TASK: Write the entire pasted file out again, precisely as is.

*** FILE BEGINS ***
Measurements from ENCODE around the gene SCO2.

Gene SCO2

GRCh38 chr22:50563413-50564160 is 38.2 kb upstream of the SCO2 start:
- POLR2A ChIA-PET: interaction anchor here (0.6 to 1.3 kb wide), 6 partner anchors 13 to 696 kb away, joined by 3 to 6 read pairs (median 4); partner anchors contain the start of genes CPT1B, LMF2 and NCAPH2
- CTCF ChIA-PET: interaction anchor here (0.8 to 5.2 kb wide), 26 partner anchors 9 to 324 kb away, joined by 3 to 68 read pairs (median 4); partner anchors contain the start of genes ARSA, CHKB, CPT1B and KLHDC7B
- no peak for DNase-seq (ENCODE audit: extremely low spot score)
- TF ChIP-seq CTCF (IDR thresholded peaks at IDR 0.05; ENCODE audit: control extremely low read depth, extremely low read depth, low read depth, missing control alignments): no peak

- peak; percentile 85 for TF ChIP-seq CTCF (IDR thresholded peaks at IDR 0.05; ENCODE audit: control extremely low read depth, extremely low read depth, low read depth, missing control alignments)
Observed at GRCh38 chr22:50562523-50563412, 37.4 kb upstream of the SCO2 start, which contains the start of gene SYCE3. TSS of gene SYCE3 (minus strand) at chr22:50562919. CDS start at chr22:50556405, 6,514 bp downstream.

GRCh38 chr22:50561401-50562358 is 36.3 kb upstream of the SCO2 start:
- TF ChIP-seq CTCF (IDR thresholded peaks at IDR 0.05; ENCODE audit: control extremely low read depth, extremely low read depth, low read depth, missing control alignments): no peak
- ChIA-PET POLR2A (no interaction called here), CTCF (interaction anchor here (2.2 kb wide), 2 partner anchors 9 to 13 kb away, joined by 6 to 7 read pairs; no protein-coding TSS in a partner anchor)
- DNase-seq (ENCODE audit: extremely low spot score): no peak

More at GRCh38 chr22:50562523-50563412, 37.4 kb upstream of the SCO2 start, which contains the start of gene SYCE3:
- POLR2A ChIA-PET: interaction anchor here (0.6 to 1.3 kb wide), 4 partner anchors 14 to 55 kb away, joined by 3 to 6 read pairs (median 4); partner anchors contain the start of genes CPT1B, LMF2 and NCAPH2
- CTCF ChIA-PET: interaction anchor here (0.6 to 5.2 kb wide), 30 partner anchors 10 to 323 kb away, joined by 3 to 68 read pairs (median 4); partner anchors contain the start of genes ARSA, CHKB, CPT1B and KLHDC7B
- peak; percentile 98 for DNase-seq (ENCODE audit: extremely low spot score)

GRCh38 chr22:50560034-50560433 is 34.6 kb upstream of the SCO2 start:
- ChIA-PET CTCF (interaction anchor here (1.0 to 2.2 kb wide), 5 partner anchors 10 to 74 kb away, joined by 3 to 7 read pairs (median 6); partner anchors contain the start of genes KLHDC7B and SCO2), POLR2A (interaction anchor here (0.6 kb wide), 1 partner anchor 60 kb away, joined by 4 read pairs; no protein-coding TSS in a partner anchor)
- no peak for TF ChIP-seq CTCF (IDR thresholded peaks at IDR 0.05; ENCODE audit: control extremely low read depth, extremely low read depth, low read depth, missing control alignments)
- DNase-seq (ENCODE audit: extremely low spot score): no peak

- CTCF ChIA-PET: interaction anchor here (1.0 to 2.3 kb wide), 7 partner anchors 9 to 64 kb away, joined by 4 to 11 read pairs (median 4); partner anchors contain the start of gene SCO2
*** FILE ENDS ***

Measurements from ENCODE around the gene SCO2.

Gene SCO2

GRCh38 chr22:50563413-50564160 is 38.2 kb upstream of the SCO2 start:
- POLR2A ChIA-PET: interaction anchor here (0.6 to 1.3 kb wide), 6 partner anchors 13 to 696 kb away, joined by 3 to 6 read pairs (median 4); partner anchors contain the start of genes CPT1B, LMF2 and NCAPH2
- CTCF ChIA-PET: interaction anchor here (0.8 to 5.2 kb wide), 26 partner anchors 9 to 324 kb away, joined by 3 to 68 read pairs (median 4); partner anchors contain the start of genes ARSA, CHKB, CPT1B and KLHDC7B
- no peak for DNase-seq (ENCODE audit: extremely low spot score)
- TF ChIP-seq CTCF (IDR thresholded peaks at IDR 0.05; ENCODE audit: control extremely low read depth, extremely low read depth, low read depth, missing control alignments): no peak

- peak; percentile 85 for TF ChIP-seq CTCF (IDR thresholded peaks at IDR 0.05; ENCODE audit: control extremely low read depth, extremely low read depth, low read depth, missing control alignments)
Observed at GRCh38 chr22:50562523-50563412, 37.4 kb upstream of the SCO2 start, which contains the start of gene SYCE3. TSS of gene SYCE3 (minus strand) at chr22:50562919. CDS start at chr22:50556405, 6,514 bp downstream.

GRCh38 chr22:50561401-50562358 is 36.3 kb upstream of the SCO2 start:
- TF ChIP-seq CTCF (IDR thresholded peaks at IDR 0.05; ENCODE audit: control extremely low read depth, extremely low read depth, low read depth, missing control alignments): no peak
- ChIA-PET POLR2A (no interaction called here), CTCF (interaction anchor here (2.2 kb wide), 2 partner anchors 9 to 13 kb away, joined by 6 to 7 read pairs; no protein-coding TSS in a partner anchor)
- DNase-seq (ENCODE audit: extremely low spot score): no peak

More at GRCh38 chr22:50562523-50563412, 37.4 kb upstream of the SCO2 start, which contains the start of gene SYCE3:
- POLR2A ChIA-PET: interaction anchor here (0.6 to 1.3 kb wide), 4 partner anchors 14 to 55 kb away, joined by 3 to 6 read pairs (median 4); partner anchors contain the start of genes CPT1B, LMF2 and NCAPH2
- CTCF ChIA-PET: interaction anchor here (0.6 to 5.2 kb wide), 30 partner anchors 10 to 323 kb away, joined by 3 to 68 read pairs (median 4); partner anchors contain the start of genes ARSA, CHKB, CPT1B and KLHDC7B
- peak; percentile 98 for DNase-seq (ENCODE audit: extremely low spot score)

GRCh38 chr22:50560034-50560433 is 34.6 kb upstream of the SCO2 start:
- ChIA-PET CTCF (interaction anchor here (1.0 to 2.2 kb wide), 5 partner anchors 10 to 74 kb away, joined by 3 to 7 read pairs (median 6); partner anchors contain the start of genes KLHDC7B and SCO2), POLR2A (interaction anchor here (0.6 kb wide), 1 partner anchor 60 kb away, joined by 4 read pairs; no protein-coding TSS in a partner anchor)
- no peak for TF ChIP-seq CTCF (IDR thresholded peaks at IDR 0.05; ENCODE audit: control extremely low read depth, extremely low read depth, low read depth, missing control alignments)
- DNase-seq (ENCODE audit: extremely low spot score): no peak

- CTCF ChIA-PET: interaction anchor here (1.0 to 2.3 kb wide), 7 partner anchors 9 to 64 kb away, joined by 4 to 11 read pairs (median 4); partner anchors contain the start of gene SCO2